It is my belief that we cannot help effect God’s will through human reponses of pity mixed with guilt. We respond in this half hearted way, all the time. Me, you…most of us…and the tragedies of life, like Jeff, continue to pile up.
This is not God’s will. This is not a sign of blessings.
Christians have abdicated their responsibility to nurture and care for their brothers and sisters. We have made this the job of governments and social services that, in today’s world, openly disassociate themselves from the divinity of Christ. How can these institutions, then reflect divine will? How can these institutions bring blessing?
Yes, you cannot know what Jeff actually did with the money you gave him but you outline enough concern in your story to indicate that it would be reasonable to assume that you were being deceived. God cannot bless dishonesty. His, mine or yours. If the light of truth is not present in our efforts, God cannot bless them…..
One final thought, Ryan and I speak this with affection and an assumption that you are personally untouched by the ravages of addiction. Please do not allow yourself to belief that, “chemically induced respite” is a viable option. Addiction is slavery and destroys lives. The spirit of Satan, of death and destruction, is the foundation of addiction. However much you were moved by pity for Jeff and who wouldn’t have been based on your experience with him, don’t enable his addiction. Don’t assist him in death.
Separation from Christ, his self worth and his dignity are what really ail him and his addictions will keep him that way until physical death finally comes.
I think that God’s blessing is present whenever human beings try, in their limited, fallen, imperfect ways, to follow Jesus’ teaching in Matthew 7:12:
Thanks so much for sharing this,Ryan. I’ve met Jeff many times in many different places and I can vouch for his condition.
Bingo! We are in agreement. 🙂 I’m with you, Matthew 7:12, all the way! 🙂
I’ve been something akin to a, Jeff, though not his material destitution. Addictions will follow me to the end, I suppose. They just won’t catch me anymore!! Ha ha….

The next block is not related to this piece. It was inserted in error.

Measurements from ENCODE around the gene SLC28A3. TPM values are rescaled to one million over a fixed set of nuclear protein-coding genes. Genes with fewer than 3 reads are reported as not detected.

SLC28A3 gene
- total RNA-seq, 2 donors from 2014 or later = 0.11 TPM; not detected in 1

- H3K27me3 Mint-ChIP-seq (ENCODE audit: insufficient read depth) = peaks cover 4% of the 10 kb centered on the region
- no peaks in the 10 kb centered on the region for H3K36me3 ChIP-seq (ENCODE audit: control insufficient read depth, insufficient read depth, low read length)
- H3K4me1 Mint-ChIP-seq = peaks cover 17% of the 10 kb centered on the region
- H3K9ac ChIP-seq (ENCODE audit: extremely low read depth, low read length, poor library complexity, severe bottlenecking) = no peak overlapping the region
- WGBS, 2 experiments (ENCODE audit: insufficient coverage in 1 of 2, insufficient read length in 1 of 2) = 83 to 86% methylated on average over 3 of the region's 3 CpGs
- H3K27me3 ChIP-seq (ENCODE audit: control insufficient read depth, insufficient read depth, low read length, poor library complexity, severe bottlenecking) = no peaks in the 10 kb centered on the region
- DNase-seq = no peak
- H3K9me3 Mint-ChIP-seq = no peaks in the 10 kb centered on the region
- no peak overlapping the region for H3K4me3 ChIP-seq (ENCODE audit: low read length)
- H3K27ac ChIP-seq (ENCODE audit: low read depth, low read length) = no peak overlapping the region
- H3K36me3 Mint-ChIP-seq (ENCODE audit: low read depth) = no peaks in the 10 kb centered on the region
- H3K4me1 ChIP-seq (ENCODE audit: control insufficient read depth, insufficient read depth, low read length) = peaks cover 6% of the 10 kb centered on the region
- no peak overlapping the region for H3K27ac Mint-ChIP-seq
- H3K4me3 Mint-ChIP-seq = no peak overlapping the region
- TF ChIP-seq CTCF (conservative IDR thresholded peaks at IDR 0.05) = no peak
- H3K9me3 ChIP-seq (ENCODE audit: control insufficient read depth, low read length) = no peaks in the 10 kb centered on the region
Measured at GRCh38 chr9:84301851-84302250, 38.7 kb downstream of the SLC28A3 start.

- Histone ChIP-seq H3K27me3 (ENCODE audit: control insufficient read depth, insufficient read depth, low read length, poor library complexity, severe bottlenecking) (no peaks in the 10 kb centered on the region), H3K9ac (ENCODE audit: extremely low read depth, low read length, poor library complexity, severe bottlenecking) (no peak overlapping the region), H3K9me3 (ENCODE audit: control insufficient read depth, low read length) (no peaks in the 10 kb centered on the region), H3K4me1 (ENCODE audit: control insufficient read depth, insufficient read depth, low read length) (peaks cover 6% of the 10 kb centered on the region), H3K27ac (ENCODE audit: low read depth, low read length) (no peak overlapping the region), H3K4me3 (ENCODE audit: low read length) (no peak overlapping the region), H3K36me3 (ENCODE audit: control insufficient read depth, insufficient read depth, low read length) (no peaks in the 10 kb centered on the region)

Thinking from a sober perspective about what it is that is right to want for someone, when they are trapped in addictions, is the first step.
Would any of us from this perspective be happy with filthy clothing, broken shoes, ill health, malnourishment, homelessness and a life of disillusion? Looking only for another day of chemical respite?
I tell you with certainty that daily addiction is a living death, I wouldn’t wish it on Donald Trump… Well maybe for a couple of months in the hope of teaching him humility…
If we were truly living the Christian example, “Jeffs” would be healed, redeemed and made new again.
Meth clinics, meager social assistance that without control management often gets spent on the very substances that harm, would not be tolerated. Us being moved to pity to indulge someone with nothing more than another fix, would not be tolerated.
We are called to save, to fix, to make new again. Through the power of the Holy Spirit many of us believe this to be possible, yet we do not have the courage to abandon our own comforts so as to truly live a Gospel life.
“Jeffs” aren’t being judged by the Lord and condemned. Only a heartless fool would think so.
What the Lord is judging is the response of those who are well. Those who claim affiliation with him…”whatever we do for the least of his”…
You and I and the countless millions who all claim affiliation with Christ and who all know material comfort will be the ones held accountable for tragedies like Jeff.
At this stage of the game for him, the sin is no longer his. It is ours.
Yes, I think you’re right, Paul.